Anger at hefty rate rises

17:00, May 30 2012

More than 60 dairy farmers, forestry owners, horticulturists and members of the rural community attended a meeting at Okaihau Hall on Tuesday to express their displeasure at proposed rate increases by the Far North District Council.

The council claims dairy farmers and forestry owners in particular are damaging roads with heavy traffic and is looking to raise $2.8 million for road maintenance.

The council commissioned consultants Morrison Low to justify rate increases of between 40 and 300 per cent in its draft long-term plan.

Forestry sector spokesman Phil Stocker of Northland Forestry says there were proposed increases of up to 500 per cent and this would not be sustainable for some members.

Horticulture spokesman Murray Forysth says his industry will get off lightly compared to forestry with increases of 16 to 41 per cent but a united front was required to achieve a re-think of the proposed increases.

Submissions opposing the draft plan have been put to council including one from Okaihau resident Ken Rintoul, who has a background in civil construction.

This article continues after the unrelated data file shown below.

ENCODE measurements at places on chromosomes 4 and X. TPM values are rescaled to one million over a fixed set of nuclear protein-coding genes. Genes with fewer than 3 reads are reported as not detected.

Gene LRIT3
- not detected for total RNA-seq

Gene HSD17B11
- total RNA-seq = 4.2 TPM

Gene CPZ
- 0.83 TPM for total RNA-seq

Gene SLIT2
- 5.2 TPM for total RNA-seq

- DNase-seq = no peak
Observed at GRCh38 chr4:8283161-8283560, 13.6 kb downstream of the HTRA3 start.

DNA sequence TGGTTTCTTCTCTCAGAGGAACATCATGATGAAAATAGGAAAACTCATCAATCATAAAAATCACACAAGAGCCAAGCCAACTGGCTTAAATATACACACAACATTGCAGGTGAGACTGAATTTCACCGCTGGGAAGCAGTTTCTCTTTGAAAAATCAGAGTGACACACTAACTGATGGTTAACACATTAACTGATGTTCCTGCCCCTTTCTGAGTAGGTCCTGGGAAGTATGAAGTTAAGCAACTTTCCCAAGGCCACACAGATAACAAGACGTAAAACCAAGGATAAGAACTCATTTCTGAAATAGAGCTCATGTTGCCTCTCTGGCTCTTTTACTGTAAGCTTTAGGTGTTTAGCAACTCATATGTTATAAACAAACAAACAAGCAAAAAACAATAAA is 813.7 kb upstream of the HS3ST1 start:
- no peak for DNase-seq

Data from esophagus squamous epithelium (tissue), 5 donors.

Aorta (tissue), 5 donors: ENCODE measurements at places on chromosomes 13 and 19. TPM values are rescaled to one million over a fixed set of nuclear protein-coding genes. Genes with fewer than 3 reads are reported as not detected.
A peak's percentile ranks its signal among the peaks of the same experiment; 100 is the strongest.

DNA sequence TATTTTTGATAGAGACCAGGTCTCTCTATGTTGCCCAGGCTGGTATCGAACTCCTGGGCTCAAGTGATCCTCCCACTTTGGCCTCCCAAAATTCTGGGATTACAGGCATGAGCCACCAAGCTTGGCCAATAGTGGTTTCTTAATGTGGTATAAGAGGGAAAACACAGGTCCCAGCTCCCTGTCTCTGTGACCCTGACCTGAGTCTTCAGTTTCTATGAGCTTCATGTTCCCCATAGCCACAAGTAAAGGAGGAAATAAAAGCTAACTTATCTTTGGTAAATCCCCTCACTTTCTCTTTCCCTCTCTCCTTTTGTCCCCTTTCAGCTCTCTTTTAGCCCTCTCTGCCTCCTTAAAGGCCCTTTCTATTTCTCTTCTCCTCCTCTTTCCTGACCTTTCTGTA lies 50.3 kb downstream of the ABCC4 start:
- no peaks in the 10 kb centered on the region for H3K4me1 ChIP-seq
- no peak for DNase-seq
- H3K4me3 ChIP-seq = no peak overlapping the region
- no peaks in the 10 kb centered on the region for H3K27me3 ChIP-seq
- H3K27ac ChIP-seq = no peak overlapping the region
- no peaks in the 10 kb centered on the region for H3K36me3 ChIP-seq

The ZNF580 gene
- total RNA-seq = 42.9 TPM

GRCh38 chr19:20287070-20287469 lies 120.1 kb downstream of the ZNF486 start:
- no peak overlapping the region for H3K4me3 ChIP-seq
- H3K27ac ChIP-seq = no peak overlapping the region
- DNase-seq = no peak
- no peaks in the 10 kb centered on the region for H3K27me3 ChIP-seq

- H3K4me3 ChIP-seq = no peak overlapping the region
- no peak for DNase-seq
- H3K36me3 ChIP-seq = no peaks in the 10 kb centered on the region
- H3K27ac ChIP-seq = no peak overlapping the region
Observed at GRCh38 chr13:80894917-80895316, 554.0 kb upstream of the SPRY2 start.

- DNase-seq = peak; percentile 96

Mr Rintoul's independent submission challenged what he considered flaws in their information.

He highlighted that the proposed rate increases were not being applied to other sectors – commercial and industrial such as quarries, supermarkets and DIY centres – who all operate heavy haulage and use rural and urban roads.

Okaihau dairy farmer Murray Jamieson, who organised Tuesday's meeting says that for the past 50 years rural sector rates have been used for urban development while rural roads have been neglected.

"The proposed rate increases are for dairy farmers, forestry and horticulturists only while the urban population and lifestyle blocks are getting a rate decrease of 10 per cent," he says.

Federated Farmers Northland representative Louise Wilson says: "We are disappointed to only have received the council's submission one week out from submission response closure date and we are very concerned at the huge changes for members.

"There could be ramifications across the whole industry. If council is not prepared to listen there is always a judicial review," she says.

When asked for comment the council says councillors are aware of the concerns some sections of the community have about new rating proposals.

Councillors did not attend the meeting in Okaihau on Tuesday.

Communications manager Richard Edmondson says: "The office of the auditor general has advised that it would not be appropriate for them to participate in the meeting as part of the formal consultation process for the Draft Long-Term Plan."